The news of another large Ukrainian bank about to be acquired by one of the leading European financial institutions seems to confirm the trend that foreign bankers are willing to bet on Ukraine, and to do so in spite of political instability ahead of the March parliamentary elections.
Societe Generale, Hungary’s OTP and Italy’s Banca Intense were identified by the Central Bank this week as the final three players still in the running for Ukrsotsbank – the fourth-largest bank in Ukraine, with net assets of $1.45bn at the end of 2006.
Ukrsotsbank is part of a financial-industrial group owned by former President Leonid Kuchma’s son-in-law, Viktor Pinchuk. It was initially courted by eight foreign banks and is considered to be the only large bank left for sale, with other local candidates in the top ten group apparently reluctant to sell up.
If the sale goes through, the share of foreign capital in the Ukrainian banking sector is expected to rise even further.
After a recent wave of foreign acquisitions – the sale of Aval to Raiffeisen, Uksribbank to BNP-Paribas and the relatively small Mria bank to Russia’s Vneshtorbank – the foreign stake in the banking sector has reached 23%.
Yet the figure is still very low by Central and East European standards, where foreign banks play a dominant role and represent well over 50% of local banking assets.
At the same time, not everyone in the sector would like Ukraine to follow the same path of development as Eastern Europe.
Some local players have expressed concern about the arrival of foreign players and are lobbying the regulators to set a limit to foreign ownership.
The Association of Ukrainian Banks has on numerous occasions called on Parliament and the Central Bank to limit the share of foreign capital in the Ukrainian banking sector.
The National Bank of Ukraine (NBU), however, has so far shown no intention to block any of the foreign acquisitions, even though the first deputy chairman of NBU, Anatoly Shapovalov, was cited recently in local media as saying that the regulator intends to restrict access to the Ukrainian market for government-owned foreign banks.
Olexander Sugoniako, president of the Association of Ukrainian Banks, said in an interview with OBG last year that the financial sector represents a strategic interest and should not be handed over to foreign control.
Vadim Lyashko, chairman of Ukrgazbank, expressed a similar view, arguing that foreign banks have an unfair competitive advantage over local players because they have access to cheaper capital in the West.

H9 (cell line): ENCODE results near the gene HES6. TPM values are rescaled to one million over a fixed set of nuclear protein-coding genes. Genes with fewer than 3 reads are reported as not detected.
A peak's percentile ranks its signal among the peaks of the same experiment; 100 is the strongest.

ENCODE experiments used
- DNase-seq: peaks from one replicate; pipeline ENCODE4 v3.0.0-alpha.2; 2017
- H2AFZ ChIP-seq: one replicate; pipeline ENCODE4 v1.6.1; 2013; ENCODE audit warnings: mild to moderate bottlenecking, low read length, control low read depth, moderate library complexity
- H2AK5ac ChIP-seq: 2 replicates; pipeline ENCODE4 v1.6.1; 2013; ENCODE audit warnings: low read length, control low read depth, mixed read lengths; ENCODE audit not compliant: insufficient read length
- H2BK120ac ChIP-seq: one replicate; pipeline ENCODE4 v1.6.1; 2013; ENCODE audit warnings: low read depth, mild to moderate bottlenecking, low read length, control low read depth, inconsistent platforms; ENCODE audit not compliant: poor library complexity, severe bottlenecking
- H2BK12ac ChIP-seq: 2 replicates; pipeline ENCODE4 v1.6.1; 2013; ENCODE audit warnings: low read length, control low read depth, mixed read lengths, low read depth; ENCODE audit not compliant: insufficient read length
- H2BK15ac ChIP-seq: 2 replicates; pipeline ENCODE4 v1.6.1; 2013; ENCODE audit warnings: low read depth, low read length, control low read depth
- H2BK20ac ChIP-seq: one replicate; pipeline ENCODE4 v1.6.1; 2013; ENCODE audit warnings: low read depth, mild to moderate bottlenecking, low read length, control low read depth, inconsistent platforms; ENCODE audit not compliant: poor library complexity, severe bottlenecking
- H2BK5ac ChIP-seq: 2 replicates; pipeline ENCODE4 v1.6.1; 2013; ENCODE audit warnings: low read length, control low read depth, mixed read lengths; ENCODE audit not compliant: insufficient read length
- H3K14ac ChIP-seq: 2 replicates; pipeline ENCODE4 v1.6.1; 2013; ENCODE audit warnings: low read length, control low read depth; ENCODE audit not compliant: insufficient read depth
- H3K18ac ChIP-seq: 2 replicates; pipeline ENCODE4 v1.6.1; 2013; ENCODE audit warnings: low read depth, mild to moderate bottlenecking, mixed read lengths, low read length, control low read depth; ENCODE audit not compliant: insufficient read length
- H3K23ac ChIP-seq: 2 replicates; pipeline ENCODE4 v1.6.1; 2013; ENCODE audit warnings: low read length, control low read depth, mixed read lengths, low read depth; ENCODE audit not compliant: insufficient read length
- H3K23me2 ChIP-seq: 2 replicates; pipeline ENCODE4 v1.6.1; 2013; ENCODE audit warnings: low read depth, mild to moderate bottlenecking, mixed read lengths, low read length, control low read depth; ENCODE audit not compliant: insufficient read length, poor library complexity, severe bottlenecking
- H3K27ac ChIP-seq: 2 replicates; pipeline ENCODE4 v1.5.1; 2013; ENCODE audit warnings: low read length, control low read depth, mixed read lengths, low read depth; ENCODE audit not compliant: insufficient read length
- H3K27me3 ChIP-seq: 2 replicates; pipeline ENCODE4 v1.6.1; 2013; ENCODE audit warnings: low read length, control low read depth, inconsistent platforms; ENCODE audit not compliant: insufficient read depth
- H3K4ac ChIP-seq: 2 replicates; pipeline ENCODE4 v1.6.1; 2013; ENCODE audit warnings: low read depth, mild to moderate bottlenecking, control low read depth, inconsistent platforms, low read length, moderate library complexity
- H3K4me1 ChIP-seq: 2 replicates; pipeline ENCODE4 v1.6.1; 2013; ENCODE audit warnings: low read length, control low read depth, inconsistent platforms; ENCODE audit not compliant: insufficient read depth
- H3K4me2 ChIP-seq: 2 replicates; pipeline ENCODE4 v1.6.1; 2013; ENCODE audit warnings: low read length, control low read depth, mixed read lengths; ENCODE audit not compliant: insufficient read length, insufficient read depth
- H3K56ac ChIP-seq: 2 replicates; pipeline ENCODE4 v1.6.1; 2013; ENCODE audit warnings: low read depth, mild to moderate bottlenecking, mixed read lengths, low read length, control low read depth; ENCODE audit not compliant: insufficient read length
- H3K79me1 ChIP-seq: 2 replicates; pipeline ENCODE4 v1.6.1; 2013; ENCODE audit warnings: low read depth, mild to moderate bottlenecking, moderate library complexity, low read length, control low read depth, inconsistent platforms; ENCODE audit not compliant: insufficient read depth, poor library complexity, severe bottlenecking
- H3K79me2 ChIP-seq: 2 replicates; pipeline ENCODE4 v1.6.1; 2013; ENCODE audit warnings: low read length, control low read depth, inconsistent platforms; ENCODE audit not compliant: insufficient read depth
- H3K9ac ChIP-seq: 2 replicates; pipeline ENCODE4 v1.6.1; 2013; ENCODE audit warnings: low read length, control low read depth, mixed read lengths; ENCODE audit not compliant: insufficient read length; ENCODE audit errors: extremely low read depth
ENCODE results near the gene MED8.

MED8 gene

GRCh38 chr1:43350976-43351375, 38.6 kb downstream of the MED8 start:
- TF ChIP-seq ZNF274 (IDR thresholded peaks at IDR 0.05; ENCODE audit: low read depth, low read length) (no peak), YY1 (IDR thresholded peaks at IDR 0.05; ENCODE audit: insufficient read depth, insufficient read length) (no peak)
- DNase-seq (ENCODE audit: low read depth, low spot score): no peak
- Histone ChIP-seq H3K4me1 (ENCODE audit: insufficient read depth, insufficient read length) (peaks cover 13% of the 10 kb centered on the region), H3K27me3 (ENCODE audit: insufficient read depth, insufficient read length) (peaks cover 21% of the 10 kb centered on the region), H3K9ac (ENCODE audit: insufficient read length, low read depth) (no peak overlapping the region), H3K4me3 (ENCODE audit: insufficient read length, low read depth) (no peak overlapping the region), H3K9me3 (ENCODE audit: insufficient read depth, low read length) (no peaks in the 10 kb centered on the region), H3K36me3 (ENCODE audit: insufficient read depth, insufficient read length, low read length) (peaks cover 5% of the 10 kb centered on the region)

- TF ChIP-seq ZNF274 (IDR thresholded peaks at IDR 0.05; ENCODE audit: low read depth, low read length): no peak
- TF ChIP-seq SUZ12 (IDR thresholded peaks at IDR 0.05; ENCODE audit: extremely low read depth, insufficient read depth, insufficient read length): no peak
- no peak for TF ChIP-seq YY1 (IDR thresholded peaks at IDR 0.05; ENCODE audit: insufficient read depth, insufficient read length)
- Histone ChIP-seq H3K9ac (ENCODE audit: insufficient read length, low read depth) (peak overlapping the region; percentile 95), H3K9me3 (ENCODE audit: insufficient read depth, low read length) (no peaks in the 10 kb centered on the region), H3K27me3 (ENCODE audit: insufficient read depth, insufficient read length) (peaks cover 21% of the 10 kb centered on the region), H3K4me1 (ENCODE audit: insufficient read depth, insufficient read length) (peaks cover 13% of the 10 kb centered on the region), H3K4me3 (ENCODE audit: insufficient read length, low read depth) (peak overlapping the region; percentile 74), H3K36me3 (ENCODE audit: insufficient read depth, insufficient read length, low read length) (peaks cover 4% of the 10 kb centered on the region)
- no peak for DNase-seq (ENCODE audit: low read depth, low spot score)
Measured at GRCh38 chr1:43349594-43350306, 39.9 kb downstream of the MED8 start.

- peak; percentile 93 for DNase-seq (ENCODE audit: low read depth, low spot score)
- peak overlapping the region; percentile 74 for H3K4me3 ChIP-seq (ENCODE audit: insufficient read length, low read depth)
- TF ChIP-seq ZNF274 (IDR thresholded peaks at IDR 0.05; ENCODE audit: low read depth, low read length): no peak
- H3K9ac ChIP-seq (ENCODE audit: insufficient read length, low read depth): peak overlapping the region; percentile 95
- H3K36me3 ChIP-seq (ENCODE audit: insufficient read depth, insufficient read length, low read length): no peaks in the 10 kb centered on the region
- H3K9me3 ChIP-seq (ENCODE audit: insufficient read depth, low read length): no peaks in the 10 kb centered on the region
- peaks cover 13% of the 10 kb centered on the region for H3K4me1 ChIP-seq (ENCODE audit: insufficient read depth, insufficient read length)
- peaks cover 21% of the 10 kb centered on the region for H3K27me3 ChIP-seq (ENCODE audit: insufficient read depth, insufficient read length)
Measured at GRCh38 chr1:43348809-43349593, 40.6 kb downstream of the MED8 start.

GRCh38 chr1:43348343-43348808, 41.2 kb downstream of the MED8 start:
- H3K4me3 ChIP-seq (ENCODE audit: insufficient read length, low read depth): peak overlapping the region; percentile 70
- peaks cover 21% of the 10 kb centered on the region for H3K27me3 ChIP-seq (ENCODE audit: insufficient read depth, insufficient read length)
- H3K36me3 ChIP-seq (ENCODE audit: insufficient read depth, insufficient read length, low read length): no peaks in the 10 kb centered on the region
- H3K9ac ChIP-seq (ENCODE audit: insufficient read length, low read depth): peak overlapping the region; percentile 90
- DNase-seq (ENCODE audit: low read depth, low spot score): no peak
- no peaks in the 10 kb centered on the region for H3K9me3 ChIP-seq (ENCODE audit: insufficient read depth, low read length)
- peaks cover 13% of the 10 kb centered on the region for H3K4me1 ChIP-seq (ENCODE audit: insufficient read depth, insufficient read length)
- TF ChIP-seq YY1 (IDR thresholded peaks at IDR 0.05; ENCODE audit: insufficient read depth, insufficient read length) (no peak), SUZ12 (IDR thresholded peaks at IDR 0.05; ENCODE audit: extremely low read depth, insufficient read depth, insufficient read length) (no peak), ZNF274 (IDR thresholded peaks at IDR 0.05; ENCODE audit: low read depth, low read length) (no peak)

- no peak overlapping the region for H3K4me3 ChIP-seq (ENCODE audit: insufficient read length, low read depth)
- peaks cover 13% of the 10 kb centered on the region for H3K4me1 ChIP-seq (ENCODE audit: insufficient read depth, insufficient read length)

However, this view has been rejected by a number of analysts who argue that the Association of Ukrainian Banks is representing the interest of small- and medium-sized banks that are apprehensive of fierce competition coming from well capitalised foreign players.
The biggest challenge for medium and small banks, analysts say, is that they are unable to keep up with the pace of growth in the sector due to their low levels of capitalisation.
As the economy grows, the demand for larger loans is increasing, with small banks unable to compete. Analysts therefore expect the share of top ten banks to increase.
Meanwhile, the only solution for small- and medium-sized banks is to either merge with other players, sell out or to find ways to increase their capital and funding base. Several medium-size players willing to hang on in the race have sought to raise low-cost capital on foreign capital markets.
The instrument of choice for most large- and medium-sized banks has been syndicated loans and bonds issues. According to a study done by Ukrsotsbank, in 2005, Ukrainian banks attracted $1.32bn in Eurobonds and syndicated credit – some three times more than in 2004.
The willingness of foreign investors to purchase Ukrainian bonds at yields sometimes as low as 6% has been the clearest sign of faith that the banking sector is poised for rapid growth.
While some analysts argue that this may be a self-fulfilling prophesy, the main hindrance to banking asset growth in the past has been the absence of cheap, long-term capital. Having improved their long-term funding base, banks can finally attack the lucrative retail market, with pent-up demand for consumer credit waiting to be unleashed.
Add to that the clear intention of foreign banks to bet on a potentially 47m person-strong retail banking market and 2006 is almost sure to be a dynamic year in the financial sector. Bankers also seem confident that, come what may, no political event can derail this unstoppable market force.